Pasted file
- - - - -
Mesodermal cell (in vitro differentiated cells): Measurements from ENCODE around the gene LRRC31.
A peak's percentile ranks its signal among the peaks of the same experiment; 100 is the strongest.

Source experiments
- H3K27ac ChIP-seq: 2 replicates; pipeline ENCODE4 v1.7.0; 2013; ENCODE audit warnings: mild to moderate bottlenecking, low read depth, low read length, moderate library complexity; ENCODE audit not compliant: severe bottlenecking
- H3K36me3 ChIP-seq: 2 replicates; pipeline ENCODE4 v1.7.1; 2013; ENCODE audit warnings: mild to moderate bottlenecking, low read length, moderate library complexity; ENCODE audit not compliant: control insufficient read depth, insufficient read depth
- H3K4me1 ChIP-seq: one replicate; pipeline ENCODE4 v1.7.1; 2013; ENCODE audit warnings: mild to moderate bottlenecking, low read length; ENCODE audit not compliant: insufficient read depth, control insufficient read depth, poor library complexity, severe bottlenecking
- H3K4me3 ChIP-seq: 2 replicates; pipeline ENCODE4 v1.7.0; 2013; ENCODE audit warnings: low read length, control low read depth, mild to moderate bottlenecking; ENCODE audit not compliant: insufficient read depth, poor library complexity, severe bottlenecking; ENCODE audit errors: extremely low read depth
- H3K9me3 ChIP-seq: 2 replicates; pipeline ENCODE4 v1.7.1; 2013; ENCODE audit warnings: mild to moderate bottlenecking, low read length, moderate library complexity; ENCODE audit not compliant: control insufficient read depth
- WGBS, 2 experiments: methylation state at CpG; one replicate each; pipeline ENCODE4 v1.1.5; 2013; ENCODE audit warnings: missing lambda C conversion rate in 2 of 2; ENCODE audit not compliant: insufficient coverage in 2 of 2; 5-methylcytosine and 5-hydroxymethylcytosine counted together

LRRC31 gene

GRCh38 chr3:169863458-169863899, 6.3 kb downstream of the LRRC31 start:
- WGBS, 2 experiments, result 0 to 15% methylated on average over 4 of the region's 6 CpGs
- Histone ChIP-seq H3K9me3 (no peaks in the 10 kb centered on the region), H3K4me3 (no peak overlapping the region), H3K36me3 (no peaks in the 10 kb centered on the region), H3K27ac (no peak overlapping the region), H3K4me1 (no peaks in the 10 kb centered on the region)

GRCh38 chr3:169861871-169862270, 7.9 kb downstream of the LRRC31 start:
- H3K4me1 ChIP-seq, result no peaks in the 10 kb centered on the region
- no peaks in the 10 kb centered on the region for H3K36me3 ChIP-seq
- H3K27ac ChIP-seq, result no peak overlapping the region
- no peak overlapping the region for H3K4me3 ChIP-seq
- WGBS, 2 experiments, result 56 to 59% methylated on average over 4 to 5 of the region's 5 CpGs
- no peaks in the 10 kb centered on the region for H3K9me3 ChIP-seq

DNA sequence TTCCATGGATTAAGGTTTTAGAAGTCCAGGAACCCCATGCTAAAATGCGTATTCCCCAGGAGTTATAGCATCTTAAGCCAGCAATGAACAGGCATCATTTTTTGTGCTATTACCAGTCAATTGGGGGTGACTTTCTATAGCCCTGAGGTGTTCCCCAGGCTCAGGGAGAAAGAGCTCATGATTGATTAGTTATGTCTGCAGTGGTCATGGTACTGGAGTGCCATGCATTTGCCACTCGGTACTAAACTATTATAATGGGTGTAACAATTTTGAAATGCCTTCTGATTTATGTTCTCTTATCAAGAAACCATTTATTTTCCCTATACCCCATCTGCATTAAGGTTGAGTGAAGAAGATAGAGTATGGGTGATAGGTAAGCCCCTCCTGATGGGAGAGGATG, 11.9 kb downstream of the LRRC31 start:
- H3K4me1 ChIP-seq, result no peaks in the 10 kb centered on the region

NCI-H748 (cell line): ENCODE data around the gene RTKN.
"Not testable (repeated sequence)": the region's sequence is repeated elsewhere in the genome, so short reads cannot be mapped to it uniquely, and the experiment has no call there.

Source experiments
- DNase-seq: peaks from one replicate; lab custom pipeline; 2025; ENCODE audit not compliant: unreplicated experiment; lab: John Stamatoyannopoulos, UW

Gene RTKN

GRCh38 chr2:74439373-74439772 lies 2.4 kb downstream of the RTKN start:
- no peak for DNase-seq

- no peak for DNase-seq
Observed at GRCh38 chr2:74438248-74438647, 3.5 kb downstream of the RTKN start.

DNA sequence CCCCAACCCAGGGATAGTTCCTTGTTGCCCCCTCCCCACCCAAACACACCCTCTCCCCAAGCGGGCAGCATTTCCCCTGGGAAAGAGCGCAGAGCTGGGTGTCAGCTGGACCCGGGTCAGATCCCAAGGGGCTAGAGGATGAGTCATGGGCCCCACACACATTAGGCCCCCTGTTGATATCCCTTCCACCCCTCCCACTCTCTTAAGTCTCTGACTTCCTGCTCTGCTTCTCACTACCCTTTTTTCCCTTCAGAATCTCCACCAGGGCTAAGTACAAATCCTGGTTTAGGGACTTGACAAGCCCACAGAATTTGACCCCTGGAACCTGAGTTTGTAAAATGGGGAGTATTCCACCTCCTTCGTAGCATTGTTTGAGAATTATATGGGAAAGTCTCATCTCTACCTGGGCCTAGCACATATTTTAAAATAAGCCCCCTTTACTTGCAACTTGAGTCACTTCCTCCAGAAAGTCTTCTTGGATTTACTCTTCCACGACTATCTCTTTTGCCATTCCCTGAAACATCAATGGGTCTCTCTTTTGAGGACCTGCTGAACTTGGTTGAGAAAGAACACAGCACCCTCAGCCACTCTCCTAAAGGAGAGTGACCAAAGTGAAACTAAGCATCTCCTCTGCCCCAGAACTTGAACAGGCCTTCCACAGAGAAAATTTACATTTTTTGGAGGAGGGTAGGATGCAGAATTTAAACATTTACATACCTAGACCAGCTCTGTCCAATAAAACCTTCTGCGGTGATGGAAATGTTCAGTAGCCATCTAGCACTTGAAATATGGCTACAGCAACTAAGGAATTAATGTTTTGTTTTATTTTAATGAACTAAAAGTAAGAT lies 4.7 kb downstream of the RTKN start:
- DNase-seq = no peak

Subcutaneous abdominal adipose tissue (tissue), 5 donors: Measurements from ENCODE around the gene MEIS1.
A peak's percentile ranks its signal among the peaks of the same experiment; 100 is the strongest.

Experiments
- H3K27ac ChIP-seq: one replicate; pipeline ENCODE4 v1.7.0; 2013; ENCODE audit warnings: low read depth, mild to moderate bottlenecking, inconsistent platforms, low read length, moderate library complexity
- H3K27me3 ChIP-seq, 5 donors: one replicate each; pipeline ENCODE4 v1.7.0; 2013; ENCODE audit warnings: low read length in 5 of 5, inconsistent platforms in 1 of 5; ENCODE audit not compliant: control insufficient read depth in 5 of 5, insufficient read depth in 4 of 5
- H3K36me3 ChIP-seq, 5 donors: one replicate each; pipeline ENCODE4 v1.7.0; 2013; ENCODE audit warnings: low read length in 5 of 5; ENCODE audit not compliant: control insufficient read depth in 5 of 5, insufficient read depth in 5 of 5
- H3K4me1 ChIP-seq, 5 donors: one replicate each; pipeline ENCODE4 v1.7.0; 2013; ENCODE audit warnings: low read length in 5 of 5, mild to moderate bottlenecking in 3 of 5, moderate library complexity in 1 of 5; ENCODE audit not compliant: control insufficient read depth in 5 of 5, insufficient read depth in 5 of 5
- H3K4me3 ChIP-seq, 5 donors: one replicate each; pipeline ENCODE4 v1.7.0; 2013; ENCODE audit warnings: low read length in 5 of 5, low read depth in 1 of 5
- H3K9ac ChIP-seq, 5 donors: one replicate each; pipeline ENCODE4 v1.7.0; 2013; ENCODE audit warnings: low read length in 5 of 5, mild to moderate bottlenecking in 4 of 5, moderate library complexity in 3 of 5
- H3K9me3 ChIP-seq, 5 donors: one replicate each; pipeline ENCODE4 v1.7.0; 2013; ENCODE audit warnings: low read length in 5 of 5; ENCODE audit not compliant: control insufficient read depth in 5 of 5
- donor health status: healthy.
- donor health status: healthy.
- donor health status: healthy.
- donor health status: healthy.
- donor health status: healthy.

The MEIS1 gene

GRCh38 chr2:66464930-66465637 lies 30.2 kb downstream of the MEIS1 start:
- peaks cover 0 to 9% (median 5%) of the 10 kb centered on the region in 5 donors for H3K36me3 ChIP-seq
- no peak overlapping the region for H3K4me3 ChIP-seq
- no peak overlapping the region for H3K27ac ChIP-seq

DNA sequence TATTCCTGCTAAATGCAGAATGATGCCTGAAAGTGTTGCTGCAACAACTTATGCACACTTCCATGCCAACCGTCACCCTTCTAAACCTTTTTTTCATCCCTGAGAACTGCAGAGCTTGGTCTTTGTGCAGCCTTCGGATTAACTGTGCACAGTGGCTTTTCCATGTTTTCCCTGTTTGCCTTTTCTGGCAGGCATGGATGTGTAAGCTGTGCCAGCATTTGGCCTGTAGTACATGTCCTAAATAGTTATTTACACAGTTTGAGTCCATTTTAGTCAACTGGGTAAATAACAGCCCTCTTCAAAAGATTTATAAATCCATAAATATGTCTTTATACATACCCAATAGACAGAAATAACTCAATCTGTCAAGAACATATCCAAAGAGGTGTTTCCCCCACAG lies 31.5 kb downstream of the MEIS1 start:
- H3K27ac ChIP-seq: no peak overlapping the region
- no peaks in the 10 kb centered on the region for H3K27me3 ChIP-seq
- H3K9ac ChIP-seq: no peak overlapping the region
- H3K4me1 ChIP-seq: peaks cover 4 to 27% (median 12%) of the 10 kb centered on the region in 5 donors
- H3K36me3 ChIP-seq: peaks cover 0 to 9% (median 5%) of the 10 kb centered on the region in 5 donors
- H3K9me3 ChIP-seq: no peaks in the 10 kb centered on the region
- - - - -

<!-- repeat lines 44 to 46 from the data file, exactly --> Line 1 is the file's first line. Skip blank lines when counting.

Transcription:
- donor health status: healthy.
- donor health status: healthy.
- donor health status: healthy.